- Coordinates. Geographic coordinates that are not accompanied by a spatial reference system identifier (that is, a datum and possibly a projection) are ambiguous. For example, coordinates in decimal degrees may be based on either a NAD83 or WGS84 datum, and the difference may amount to a perceptible and important difference in where locations are shown on maps.
- Data attributes that are embedded in sample identifiers. Sample identifiers frequently contain sections that identify the location, sampling phase, material collected, and other information (for example, “MW1-1025-GR”). The values used in these fields are often abbreviated and non-obvious, and their meanings may be undocumented. Typographical errors in such identifiers can be hard to recognize and can introduce further ambiguity.
- Valid values. For example, a data set may contain analyte codes of “PAH” and “TPAH” without a clear distinction between their meanings. Analyte codes for hydrocarbon ranges can also be ambiguous if the minimum and maximum lengths of the carbon chain are not explicitly specified.
Consistency means that the same type of information is always represented in the same way. Consistency issues frequently arise when integrating data from different sources. Valid value lists ordinarily differ between different data sources. Inconsistency in the use of valid values is sometimes also found within individual data sets. Consistency issues often underlie issues of ambiguity and completeness.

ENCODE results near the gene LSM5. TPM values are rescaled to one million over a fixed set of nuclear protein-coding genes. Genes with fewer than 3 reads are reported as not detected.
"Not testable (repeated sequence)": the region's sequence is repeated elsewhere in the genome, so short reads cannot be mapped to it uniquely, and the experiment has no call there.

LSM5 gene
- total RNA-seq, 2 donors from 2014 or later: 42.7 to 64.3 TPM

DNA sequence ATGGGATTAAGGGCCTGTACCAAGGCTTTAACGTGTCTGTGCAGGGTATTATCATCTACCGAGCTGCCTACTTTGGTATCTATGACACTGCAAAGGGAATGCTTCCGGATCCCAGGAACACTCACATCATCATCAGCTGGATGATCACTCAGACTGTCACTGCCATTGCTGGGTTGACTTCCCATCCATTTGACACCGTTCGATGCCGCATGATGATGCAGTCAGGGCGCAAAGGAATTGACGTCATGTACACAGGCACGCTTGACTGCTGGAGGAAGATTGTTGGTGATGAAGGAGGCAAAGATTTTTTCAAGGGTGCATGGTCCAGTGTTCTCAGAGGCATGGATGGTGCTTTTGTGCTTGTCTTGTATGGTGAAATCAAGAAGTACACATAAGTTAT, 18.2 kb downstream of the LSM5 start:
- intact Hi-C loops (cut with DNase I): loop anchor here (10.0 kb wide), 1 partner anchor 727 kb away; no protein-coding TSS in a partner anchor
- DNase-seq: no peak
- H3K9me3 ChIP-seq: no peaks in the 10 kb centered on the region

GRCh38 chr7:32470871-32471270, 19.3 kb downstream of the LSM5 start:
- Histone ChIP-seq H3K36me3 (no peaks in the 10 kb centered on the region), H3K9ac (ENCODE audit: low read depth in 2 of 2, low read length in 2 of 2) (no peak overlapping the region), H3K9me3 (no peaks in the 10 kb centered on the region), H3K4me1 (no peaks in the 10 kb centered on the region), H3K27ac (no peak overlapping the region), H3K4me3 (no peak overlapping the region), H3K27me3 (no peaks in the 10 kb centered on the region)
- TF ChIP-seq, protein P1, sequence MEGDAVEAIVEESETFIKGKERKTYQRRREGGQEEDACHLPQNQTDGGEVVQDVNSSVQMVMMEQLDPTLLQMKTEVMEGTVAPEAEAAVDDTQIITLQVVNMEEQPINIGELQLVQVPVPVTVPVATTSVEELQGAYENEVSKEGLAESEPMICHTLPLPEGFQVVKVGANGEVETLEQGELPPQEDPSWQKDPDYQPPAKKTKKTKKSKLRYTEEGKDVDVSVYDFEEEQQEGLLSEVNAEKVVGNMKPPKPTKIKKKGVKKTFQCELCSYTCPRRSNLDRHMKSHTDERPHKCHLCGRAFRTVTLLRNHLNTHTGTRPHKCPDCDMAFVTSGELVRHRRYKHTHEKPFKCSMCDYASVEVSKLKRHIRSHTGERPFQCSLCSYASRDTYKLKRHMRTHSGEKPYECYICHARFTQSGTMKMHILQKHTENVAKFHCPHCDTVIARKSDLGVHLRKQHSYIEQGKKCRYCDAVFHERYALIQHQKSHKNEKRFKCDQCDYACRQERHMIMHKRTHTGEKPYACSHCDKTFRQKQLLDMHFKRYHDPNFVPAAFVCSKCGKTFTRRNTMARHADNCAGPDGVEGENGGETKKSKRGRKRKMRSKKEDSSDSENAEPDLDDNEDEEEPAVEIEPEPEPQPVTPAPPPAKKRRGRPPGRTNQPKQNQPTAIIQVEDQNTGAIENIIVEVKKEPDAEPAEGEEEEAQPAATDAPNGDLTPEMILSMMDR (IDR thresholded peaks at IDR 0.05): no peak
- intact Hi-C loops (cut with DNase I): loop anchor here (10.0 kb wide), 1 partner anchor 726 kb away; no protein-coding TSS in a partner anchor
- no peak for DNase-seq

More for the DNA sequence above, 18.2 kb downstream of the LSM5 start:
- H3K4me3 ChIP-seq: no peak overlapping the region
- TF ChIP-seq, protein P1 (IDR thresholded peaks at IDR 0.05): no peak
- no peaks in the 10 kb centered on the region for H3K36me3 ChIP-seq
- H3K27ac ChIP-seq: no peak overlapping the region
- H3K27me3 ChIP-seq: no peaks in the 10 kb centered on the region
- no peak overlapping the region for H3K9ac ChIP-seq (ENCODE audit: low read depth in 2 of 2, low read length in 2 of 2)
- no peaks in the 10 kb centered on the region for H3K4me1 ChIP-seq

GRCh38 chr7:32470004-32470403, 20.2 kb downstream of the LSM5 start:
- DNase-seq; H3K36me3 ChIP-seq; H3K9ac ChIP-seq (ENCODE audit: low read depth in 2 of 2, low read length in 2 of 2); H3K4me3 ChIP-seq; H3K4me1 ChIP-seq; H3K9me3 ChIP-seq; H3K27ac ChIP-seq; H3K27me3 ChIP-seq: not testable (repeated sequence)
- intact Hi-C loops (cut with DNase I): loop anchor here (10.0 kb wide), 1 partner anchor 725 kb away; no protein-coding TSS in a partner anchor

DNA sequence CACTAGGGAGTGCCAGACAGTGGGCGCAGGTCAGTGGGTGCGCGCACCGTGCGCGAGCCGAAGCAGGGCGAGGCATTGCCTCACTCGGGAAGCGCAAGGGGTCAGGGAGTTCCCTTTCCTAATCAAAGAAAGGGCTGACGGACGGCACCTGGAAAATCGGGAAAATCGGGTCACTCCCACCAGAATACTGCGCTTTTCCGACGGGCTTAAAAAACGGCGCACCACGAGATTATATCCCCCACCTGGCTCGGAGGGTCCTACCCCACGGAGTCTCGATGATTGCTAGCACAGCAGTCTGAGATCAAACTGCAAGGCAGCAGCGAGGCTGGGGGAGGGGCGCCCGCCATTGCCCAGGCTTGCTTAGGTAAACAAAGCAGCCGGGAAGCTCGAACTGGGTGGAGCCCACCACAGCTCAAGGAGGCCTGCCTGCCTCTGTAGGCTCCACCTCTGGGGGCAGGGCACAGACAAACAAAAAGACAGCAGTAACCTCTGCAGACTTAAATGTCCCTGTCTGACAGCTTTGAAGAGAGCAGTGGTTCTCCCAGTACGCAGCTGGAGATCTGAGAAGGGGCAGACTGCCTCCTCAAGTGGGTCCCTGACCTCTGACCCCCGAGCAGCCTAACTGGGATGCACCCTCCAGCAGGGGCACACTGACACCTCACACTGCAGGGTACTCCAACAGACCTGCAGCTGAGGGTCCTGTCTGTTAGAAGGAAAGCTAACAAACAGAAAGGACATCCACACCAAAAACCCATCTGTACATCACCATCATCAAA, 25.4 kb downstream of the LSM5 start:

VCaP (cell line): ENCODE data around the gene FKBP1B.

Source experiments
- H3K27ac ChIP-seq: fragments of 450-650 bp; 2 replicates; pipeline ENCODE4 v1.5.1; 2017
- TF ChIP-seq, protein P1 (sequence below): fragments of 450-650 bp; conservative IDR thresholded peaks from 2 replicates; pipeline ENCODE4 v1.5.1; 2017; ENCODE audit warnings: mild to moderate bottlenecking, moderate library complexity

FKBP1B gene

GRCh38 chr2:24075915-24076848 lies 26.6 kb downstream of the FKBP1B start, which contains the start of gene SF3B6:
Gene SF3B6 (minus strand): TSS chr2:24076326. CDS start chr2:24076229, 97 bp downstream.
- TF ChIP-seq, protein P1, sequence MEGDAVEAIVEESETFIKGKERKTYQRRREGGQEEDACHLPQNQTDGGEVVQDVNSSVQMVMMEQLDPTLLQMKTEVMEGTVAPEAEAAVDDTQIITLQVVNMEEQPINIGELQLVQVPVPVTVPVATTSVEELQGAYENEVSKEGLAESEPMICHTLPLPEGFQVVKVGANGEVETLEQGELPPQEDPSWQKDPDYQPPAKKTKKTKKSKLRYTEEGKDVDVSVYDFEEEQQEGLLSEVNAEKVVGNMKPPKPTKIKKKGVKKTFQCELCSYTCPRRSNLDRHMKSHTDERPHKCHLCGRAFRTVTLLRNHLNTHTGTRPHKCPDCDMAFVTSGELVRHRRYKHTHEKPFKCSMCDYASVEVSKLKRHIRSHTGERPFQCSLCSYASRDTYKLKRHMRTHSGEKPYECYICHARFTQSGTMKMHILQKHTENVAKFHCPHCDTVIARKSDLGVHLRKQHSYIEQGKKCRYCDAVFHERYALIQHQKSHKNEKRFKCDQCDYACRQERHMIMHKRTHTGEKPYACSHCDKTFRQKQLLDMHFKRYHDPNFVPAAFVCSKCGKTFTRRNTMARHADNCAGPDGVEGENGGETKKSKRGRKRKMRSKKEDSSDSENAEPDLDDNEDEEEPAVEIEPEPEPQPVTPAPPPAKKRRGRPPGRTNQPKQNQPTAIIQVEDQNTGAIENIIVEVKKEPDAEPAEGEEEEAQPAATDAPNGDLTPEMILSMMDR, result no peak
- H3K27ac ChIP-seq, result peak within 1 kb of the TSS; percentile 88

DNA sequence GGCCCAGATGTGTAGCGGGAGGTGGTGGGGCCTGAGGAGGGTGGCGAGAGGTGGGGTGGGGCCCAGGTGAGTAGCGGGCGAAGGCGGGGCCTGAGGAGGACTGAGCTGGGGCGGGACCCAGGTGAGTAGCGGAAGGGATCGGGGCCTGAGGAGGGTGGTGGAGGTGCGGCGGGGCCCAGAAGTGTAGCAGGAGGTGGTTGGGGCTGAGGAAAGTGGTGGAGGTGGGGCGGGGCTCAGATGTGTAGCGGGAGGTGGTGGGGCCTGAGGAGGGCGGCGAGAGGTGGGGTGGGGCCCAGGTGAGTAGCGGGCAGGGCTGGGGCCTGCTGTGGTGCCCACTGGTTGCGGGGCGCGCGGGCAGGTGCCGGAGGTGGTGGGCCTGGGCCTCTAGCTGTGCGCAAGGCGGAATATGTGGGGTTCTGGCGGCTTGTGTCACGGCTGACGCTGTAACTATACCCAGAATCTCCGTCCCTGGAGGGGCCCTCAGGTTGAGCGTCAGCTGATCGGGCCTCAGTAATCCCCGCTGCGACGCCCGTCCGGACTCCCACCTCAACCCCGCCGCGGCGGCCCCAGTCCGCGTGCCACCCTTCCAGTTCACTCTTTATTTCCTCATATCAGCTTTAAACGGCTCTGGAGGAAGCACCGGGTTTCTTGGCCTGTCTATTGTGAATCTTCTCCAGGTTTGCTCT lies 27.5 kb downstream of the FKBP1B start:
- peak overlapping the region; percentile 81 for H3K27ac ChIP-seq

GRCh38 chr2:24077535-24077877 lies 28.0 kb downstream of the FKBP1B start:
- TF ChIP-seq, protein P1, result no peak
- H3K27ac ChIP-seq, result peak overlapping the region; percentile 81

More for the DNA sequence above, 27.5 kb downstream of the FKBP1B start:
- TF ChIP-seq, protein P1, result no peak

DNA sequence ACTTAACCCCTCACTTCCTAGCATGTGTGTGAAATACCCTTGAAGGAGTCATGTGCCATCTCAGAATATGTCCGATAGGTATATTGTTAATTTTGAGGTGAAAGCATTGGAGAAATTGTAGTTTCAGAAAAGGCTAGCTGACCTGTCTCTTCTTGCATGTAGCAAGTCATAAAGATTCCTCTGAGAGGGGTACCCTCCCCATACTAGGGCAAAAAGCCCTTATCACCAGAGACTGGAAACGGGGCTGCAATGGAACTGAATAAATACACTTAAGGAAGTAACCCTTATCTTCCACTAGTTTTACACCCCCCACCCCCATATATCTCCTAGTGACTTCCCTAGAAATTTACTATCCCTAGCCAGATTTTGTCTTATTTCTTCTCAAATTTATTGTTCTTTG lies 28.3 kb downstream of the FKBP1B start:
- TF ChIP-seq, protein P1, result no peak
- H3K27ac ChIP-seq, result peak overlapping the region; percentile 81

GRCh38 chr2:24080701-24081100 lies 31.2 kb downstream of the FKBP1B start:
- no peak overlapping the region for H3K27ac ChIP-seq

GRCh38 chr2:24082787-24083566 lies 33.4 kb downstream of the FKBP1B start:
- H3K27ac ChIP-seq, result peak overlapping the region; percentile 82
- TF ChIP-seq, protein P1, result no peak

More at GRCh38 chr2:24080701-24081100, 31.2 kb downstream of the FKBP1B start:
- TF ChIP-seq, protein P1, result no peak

Data sets may differ in the consistency of data structure and reporting detail. Example 1: One data set may include analytical results for individual laboratory replicates, whereas another may contain only average results for each location and date. Example 2: One data set may contain a detailed description of the type of material collected and analyzed, whereas another may contain only the laboratory’s characterization of the material (so that sediment is identified as soil, for example).
There are two aspects of data completeness:
- All of the relevant data sets are in hand.
- Each data set contains all the required data.
Completeness of an individual data set may be assessed with regard to minimal data requirements (for example, location, date, and depth information is all present) and with regard to intended uses of the data (for example, chemical analyses and toxicity tests are conducted on splits of the same sample). A data set may be complete in that it satisfies minimal requirements but is nevertheless incomplete for the purpose of conducting a particular analysis.
Correctness for environmental data means that the measurements are accurate and sufficiently precise in terms of representing environmental conditions at the location, date, and depth indicated. Correctness of analytical chemistry data is ordinarily assessed by data validation. There are no equivalent rigorous and standardized procedures for other types of environmental data, so processes for verifying correctness of other types of data may need to be developed and applied for each program or project.